The ‘Wonthaggi’s Hidden Gem and Ecosystems for the Future’ project is being undertaken by the South Gippsland Conservation Society (SGCS) made possible through the Victorian Government’s funding in 2019 through ‘Pick My Project’.

What role does WSBN have in this project?

WSBN has an association with the project through the revegetation activities for the three Ecological Vegetation Classes (EVCs) that have been identified for the site. These include revegetation for Damp Sands Herb-rich Woodlands, Damp Melaleuca Scrub and Tall Marsh classes. The site also includes an ephemeral wetland and significant work has been undertaken to identify the appropriate species for revegetation when the construction of the wetland is completed (2020). WSBN Volunteers have also been propagating the aquatic and wetland plants over the past few years for this site and look forward to some muddy activities later this year as the plants find their forever home!

Significant funding, expertise and resources from our community have had a role in this project:

  • The Victorian Government provided major funding through ‘Pick My Project’ – 2019
  • Bass Coast Landcare provided funding for 3,000 plants, which were propagated and supplied by the Wonthaggi Seed Bank and Nursery -2019
  • WSBN Grant funding through Bass Coast Shire Council for the installation of a barrier fence to protect the area from inappropriate activity – 2019
  • SGCS is funding the 2020 revegetation activities and this will also include the wetland plants. Further funding has also been pledged for revegetation – 2021
  • Parks Victoria has contributed numerous resources with personnel (vale Bill Slade) on site assisting with their expertise and often their resources – 2019 ongoing

The Wonthaggi Seed Bank and Nursery will continue to be the key provider for the revegetation species for this project. Thank you WSBN Volunteers for your care with the project’s plants.


The map below shows areas of public land around Wonthaggi. Historically these land parcels have been ‘under-mined’ and were identified by the Land Conservation Council as ‘Land not required for public purposes’. Fortunately at the time, local people with an interest and passion for conservation formed organisations and ‘action groups’ to campaign the relevant government agencies at the time to realign these land parcels as places for conservation and recreation. Some of these people were the founding members of WSBN and in fact the sites were and still are used for indigenous seed collection by group members.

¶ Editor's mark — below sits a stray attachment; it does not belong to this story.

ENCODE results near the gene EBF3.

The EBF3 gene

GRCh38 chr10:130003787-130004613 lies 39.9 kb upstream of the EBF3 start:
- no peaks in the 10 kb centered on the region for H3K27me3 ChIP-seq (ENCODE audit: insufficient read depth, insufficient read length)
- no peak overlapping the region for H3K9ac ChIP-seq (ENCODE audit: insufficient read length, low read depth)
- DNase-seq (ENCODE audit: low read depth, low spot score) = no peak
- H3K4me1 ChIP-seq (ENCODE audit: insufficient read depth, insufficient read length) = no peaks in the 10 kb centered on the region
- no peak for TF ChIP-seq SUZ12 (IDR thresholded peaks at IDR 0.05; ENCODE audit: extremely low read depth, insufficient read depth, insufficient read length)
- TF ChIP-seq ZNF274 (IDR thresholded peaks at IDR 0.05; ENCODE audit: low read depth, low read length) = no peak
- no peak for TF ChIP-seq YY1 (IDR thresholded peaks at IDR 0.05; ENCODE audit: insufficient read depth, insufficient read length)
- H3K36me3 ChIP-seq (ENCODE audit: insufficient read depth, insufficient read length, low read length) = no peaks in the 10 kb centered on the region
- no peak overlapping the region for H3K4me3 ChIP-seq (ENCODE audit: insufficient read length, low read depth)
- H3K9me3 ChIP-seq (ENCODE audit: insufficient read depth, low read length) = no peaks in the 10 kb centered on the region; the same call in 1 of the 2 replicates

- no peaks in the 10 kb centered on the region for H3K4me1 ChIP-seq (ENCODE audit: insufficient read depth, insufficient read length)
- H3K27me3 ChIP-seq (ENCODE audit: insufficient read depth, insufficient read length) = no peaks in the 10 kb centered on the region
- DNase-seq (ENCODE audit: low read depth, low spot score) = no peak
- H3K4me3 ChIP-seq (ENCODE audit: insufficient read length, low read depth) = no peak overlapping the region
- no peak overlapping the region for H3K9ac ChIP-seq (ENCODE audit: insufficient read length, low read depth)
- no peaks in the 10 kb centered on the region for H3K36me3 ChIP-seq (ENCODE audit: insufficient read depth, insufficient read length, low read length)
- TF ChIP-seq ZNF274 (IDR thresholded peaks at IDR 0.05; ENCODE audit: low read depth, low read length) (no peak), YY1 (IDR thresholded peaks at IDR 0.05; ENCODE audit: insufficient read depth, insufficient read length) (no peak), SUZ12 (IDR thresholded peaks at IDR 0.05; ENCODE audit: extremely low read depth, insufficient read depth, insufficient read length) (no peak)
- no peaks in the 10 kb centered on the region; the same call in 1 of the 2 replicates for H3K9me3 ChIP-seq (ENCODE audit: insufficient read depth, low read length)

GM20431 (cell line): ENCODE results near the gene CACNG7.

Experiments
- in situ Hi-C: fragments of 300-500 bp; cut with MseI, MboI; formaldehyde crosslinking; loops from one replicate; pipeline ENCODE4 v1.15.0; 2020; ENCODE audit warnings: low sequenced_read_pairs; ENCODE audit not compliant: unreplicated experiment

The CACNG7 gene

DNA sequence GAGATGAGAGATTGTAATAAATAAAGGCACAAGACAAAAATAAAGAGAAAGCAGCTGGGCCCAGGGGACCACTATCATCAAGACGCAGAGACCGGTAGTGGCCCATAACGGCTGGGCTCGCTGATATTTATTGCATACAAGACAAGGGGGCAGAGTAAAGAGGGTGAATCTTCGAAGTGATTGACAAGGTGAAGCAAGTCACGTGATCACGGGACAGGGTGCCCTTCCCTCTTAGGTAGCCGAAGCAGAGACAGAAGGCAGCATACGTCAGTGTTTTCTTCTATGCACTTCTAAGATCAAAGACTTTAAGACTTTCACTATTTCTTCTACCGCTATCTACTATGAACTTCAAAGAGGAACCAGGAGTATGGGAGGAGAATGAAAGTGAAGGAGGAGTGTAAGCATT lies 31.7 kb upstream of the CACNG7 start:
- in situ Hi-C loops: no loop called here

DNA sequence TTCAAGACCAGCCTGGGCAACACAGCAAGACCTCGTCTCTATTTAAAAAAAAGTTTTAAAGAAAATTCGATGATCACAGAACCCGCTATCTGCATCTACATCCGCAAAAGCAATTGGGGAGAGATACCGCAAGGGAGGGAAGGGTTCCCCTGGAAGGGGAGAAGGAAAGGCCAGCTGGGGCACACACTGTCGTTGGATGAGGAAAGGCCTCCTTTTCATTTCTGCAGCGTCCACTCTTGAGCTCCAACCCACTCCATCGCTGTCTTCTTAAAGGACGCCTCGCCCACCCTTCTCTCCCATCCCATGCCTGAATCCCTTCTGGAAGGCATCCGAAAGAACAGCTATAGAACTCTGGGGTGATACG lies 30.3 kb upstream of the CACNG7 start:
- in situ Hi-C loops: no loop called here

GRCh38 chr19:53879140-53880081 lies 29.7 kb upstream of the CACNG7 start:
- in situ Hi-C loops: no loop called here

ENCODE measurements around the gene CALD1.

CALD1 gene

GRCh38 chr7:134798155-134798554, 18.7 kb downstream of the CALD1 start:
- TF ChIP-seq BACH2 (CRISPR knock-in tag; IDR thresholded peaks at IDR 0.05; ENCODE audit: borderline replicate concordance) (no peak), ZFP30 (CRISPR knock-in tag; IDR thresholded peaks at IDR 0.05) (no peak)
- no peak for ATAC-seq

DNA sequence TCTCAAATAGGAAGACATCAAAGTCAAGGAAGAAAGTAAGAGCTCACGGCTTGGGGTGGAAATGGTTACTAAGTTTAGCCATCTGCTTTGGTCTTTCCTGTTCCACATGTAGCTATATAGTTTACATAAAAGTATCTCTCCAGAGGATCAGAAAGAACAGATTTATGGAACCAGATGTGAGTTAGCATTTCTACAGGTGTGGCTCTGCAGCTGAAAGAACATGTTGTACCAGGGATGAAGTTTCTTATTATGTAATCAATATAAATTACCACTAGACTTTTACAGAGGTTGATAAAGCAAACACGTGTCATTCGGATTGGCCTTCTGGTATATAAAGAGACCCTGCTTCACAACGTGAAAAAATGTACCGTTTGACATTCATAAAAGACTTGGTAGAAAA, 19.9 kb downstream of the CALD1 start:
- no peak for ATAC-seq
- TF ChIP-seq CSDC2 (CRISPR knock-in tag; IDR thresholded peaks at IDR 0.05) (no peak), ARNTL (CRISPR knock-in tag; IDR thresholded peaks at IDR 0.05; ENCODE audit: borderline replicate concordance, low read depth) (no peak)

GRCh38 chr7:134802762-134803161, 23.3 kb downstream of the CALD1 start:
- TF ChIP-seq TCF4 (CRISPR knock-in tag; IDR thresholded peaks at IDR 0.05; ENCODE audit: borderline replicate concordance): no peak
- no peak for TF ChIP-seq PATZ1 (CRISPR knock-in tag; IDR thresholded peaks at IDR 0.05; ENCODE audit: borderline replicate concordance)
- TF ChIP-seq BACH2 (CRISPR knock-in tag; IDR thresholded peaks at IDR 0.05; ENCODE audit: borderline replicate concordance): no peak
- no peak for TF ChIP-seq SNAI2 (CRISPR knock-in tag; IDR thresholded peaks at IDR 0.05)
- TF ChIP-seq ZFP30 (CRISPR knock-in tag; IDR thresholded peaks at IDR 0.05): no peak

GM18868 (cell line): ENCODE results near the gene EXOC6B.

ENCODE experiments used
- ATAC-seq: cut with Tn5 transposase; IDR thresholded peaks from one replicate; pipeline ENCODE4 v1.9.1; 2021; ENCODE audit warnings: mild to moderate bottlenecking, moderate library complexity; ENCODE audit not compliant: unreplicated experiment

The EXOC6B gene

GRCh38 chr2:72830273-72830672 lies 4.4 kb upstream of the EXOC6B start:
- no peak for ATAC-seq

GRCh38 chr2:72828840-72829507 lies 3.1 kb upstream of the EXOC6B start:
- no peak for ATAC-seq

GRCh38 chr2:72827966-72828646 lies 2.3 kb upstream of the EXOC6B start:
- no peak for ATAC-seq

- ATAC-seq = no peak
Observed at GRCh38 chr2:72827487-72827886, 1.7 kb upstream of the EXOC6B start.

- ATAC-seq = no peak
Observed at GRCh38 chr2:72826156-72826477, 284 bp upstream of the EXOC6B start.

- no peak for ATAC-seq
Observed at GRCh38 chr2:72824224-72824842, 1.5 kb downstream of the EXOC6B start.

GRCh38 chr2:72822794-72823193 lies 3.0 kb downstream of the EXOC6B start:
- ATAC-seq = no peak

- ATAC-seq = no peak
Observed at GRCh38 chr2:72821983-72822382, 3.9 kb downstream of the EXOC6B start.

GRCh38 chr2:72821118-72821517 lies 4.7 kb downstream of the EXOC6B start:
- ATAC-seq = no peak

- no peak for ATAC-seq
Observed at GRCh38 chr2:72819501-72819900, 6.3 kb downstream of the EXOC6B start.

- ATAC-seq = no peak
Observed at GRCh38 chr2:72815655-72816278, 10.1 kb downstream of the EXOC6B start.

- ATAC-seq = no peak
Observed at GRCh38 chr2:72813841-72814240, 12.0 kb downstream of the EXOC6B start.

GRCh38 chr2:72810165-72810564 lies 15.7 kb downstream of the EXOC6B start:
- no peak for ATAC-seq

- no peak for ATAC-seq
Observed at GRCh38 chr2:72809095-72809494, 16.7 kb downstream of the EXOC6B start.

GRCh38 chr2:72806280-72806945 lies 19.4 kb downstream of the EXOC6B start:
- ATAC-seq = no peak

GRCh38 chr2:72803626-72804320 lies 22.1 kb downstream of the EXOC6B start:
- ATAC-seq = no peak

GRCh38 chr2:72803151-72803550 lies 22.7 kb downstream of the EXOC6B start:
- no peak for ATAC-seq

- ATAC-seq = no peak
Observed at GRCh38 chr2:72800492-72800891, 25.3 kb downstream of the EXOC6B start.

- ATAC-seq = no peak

The extent of these reserves is unique to Wonthaggi and provides many opportunities for protection of bushland, flora and fauna as well as opportunities for a connected network of walking trails across different landscapes and recreation connections to the coast, hinterland and township. It is only in more recent times that the foresight of these people is now being truly valued as a community and environmental significant asset.

The map below references ‘Number 11 Carney’s Bush’. This is the site for the Pick My project funding, currently referred to as ‘Wonthaggi’s Hidden Gem and Ecosystems for the Future’.

Map – Land Conservation Council Victoria – circa 2008:

A bit more about the ‘site’ now moving forward – circa 2019-2020

On the eastern outskirts of Wonthaggi, Carney’s Rd is the last road turning off the Bass Hwy and heads south towards the industrial estate and beyond.

The 11 Ha Crown Land site, under the auspices of the Department of Environment Land, Water and Planning (DELWP), is bordered on three sides by bushland managed by Parks Victoria. SGCS has leased the land from DELWP to manage this site. Obligations under the various permits for the site focus on revegetation with indigenous plants to increase biodiversity and respect for our indigenous cultural heritage associated with the original landowners.

WSBN has had a long history with the SGCS and it is exciting to now see how the efforts in the past for conservation are being realised through the Pick My Project initiative that can engage both Volunteer organisations.

Sentinel Times 2018 – Pick My Project media:

Photo: Courtesy ‘Sentinel Times 2018’

Why Pick My Project funding?